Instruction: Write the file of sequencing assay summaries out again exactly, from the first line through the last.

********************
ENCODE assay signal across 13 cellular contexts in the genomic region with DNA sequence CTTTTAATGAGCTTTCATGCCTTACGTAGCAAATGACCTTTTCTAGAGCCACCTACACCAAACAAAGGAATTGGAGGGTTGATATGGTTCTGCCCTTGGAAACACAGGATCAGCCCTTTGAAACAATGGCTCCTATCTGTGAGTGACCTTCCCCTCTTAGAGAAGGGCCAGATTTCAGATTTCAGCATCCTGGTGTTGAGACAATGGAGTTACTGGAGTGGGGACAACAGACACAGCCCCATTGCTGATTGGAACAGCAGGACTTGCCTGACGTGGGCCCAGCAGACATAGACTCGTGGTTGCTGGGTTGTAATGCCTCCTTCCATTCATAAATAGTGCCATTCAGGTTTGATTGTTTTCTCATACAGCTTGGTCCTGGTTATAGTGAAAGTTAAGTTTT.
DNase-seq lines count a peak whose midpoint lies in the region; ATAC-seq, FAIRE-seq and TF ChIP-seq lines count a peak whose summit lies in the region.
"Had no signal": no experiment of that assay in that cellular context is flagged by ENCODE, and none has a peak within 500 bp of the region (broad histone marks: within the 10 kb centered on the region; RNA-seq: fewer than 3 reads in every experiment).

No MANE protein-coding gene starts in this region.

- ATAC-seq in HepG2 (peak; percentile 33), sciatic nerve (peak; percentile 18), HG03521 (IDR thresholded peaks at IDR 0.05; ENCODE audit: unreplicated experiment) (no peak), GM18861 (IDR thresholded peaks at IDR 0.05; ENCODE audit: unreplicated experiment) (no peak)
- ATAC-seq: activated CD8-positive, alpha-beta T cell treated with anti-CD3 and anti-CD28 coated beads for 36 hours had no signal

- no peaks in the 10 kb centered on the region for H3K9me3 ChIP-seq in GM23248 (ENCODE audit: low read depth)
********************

ENCODE assay signal across 13 cellular contexts in the genomic region with DNA sequence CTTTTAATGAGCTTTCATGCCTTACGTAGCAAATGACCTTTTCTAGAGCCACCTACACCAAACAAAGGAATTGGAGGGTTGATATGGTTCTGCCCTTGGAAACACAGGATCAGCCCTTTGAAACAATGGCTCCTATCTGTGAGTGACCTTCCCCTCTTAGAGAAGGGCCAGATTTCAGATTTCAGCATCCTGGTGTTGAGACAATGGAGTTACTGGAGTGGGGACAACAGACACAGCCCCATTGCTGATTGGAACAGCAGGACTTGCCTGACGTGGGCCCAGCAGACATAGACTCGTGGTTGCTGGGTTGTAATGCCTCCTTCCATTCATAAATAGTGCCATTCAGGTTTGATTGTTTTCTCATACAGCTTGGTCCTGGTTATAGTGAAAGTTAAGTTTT.
DNase-seq lines count a peak whose midpoint lies in the region; ATAC-seq, FAIRE-seq and TF ChIP-seq lines count a peak whose summit lies in the region.
"Had no signal": no experiment of that assay in that cellular context is flagged by ENCODE, and none has a peak within 500 bp of the region (broad histone marks: within the 10 kb centered on the region; RNA-seq: fewer than 3 reads in every experiment).

No MANE protein-coding gene starts in this region.

- ATAC-seq in HepG2 (peak; percentile 33), sciatic nerve (peak; percentile 18), HG03521 (IDR thresholded peaks at IDR 0.05; ENCODE audit: unreplicated experiment) (no peak), GM18861 (IDR thresholded peaks at IDR 0.05; ENCODE audit: unreplicated experiment) (no peak)
- ATAC-seq: activated CD8-positive, alpha-beta T cell treated with anti-CD3 and anti-CD28 coated beads for 36 hours had no signal

- no peaks in the 10 kb centered on the region for H3K9me3 ChIP-seq in GM23248 (ENCODE audit: low read depth)